Celtics’ Defense Still Getting the Job Done
Posted by Mike Salvucci on Nov 17, 2010
The Celticsâ€™ defense is in a state of transition.
The ever-useful Defensive Efficiency ranking places the Celtics at 6th in the NBA at 99.1 points allowed / opponentsâ€™ 100 possessions (HoopData.com). That seems about right. No, itâ€™s not the dominant defense that the Celtics had a few years ago. But itâ€™s still a group of smart, veteran players who understand where games are truly won and lost.
When the Big Three first arrived, the Celtics built their reputation on opponentâ€™s field goal percentage. Teams going up against the Câ€™s simply knew they would not be getting many clean looks throughout the course of the night. Not with Kevin Garnett shouting orders at people and every single player on that team making defense his first priority.
This yearâ€™s team is a little different. Yes, they are still extremely organized and generally do not make many mental mistakes. But the Celtics have just been mediocre when it comes to opponentâ€™s field goal percentage this year. Since 2007-2008, when the Câ€™s led the league in OppFG%, they have steadily declined in that category over the next two seasons, and that trend has continued through the first 10 games of this season:
2007-2008: 41.9% (1st in NBA)
2008-2009: 43.1% (1st)
2009-2010: 45.1% (8th)
2010-2011: 45.6% (15th)
Why? Itâ€™s almost impossible to ignore the age factor here. Letâ€™s be honest, with each successive year, the legs get more and more tired and it becomes difficult to close down on defenders. Paul Pierce can talk all he wants about how great it is to be completely healthy. But realistically, going up against someone like LeBron, Durant or Rudy Gay every other night is going to take its toll on him. Not to mention, I donâ€™t necessarily want this team expending every ounce of energy it has into playing super-intense defense for 82 games. So the other teams make a few more shots during the regular season. So what?
So despite this trend, and the fact that Kendrick Perkins is still out, how are the Celtics continuing to still achieve a decent amount of success on the defensive end?
Here are some possible reasons:
- You can start with KG. And Iâ€™m not merely talking about the intangibles here. Garnett has been an absolute monster on the defensive glass. He is 3rd in the league (just ahead of Dwight Howard) in Defensive Rebound Rate, pulling down 32.8% of defensive rebounds while heâ€™s on the court. When he won Defensive Player of the Year in 2008, that number was only 25.1%. The reenergized version of Garnett has been a treat to watch this year, and the way heâ€™s been pouncing on rebounds all season makes you feel good that he finally is completely healthy.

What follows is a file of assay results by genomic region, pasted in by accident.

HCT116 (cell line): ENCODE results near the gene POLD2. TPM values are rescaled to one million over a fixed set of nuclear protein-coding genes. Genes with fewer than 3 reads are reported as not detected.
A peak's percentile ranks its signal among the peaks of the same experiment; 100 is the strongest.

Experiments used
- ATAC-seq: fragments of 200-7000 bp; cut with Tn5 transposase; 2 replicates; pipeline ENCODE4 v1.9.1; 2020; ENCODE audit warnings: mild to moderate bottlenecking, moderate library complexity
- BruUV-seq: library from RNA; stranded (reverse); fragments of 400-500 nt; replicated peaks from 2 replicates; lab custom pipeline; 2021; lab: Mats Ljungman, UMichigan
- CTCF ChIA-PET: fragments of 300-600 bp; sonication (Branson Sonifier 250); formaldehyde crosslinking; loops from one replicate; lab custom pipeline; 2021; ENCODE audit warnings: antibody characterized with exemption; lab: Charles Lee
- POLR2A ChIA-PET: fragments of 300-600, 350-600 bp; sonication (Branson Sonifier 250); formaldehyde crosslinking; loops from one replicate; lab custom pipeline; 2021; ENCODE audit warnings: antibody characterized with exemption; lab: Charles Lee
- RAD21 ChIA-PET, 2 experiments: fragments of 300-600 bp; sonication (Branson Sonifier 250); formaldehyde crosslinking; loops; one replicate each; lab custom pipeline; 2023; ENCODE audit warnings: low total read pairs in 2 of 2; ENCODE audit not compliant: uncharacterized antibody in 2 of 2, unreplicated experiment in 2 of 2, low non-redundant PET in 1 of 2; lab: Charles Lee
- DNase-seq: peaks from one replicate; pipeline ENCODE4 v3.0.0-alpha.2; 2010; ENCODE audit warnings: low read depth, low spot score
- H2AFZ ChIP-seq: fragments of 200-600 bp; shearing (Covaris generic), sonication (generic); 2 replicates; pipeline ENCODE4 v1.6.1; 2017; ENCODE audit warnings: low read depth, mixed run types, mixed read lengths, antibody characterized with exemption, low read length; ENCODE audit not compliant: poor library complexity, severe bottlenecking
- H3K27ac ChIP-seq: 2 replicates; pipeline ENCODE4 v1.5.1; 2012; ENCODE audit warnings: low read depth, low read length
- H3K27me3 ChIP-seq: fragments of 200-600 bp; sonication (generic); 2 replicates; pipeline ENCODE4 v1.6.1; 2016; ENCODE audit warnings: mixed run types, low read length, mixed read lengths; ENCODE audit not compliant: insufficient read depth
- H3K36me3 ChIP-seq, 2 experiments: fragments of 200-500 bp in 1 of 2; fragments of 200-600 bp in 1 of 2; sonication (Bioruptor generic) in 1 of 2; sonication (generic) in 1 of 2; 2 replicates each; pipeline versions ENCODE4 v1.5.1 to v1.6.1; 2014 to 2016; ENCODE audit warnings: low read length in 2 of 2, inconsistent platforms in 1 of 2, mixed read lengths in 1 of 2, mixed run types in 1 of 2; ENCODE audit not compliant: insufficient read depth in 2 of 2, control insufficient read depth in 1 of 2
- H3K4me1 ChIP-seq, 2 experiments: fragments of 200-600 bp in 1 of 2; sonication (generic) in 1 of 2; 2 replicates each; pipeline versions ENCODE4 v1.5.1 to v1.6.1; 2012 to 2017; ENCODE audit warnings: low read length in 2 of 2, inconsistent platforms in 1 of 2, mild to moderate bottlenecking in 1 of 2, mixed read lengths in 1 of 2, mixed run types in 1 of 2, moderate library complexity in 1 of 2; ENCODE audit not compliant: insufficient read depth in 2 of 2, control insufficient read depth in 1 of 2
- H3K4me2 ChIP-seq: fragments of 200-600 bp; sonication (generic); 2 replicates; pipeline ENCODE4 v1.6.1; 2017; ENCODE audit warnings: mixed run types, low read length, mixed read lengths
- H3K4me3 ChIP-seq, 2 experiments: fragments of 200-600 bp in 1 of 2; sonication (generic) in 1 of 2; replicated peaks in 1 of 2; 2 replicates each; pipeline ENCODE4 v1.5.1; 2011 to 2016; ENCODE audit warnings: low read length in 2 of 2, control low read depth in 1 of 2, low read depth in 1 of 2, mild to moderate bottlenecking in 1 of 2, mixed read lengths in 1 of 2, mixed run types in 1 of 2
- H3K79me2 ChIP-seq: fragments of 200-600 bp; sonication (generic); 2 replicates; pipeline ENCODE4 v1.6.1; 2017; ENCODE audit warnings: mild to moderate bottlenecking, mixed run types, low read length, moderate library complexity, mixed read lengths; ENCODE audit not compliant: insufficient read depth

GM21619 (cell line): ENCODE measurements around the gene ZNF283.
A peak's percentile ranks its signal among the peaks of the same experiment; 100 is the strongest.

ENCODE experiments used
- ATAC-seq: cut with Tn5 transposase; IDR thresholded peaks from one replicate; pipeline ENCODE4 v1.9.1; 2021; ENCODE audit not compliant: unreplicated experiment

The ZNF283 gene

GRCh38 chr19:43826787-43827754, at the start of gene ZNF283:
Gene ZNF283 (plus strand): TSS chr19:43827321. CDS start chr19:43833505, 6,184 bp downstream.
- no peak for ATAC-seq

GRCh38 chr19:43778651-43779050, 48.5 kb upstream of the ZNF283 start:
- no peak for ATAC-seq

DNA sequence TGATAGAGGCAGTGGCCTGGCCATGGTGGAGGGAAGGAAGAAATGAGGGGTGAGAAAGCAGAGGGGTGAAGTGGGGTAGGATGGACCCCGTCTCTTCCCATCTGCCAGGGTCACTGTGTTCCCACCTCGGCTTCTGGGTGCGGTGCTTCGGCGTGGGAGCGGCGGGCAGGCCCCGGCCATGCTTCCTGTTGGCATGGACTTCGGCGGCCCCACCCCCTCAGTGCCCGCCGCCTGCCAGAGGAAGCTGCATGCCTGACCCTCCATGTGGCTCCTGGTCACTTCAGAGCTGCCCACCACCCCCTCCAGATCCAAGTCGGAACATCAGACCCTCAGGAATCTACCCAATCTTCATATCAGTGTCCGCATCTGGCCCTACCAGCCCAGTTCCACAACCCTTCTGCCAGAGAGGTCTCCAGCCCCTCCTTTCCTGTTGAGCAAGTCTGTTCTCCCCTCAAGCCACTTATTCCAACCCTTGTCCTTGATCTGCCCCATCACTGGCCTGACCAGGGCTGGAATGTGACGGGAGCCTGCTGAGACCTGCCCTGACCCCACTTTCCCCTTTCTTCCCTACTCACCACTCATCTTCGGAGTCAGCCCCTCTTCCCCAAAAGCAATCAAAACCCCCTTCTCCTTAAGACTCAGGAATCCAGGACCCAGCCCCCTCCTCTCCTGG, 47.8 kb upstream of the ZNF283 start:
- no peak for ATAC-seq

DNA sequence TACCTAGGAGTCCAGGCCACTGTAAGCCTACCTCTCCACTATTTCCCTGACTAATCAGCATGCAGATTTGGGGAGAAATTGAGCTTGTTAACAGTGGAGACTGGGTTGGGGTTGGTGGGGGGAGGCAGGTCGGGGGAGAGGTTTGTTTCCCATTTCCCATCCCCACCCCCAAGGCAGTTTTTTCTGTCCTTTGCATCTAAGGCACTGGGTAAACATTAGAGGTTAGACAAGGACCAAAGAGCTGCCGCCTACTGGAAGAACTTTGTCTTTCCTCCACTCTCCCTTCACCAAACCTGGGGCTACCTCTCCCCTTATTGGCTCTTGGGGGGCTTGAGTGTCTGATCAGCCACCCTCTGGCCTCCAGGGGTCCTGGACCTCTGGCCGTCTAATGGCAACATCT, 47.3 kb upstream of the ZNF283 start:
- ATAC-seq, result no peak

- Led by KG, the Celtics as a team do not allow many offensive boards, either. They also rank 3rd in the NBA at Defensive Rebound Rate at 77%. And with the way their bigs are dropping like flies these days, minimizing easy put backs is a huge factor to their success.
- Rajon Rondo.
- Then of course, thereâ€™s Big Baby. I donâ€™t know if anyone in the local sports media has mentioned this, but I heard he has taken 16 charges in 10 games. But in all seriousness, this is a big deal. The Celtics are struggling to block shots this year (Block Rate is second-to-last at 3.3). With Perkins not there to push people around, teams should theoretically have an easy time getting to the rim. But at some point (and maybe they already have), opposing players are going to think twice before they recklessly drive to the basket with Big Baby looming in the paint.
- And lastly, it probably wouldnâ€™t surprise you to know that the Celtics are dead last in Offensive Rebound Rate, because thatâ€™s generally their style. As a result, theyâ€™re only allowing 11.8 fast-break points per game. Donâ€™t crash the boards, get back on defense, and give those geriatric legs a chance to get in position.
So what do people think? Why is this year’s Celtics’ defense able to be effective, despite the fact that opponents are shooting relatively well against them?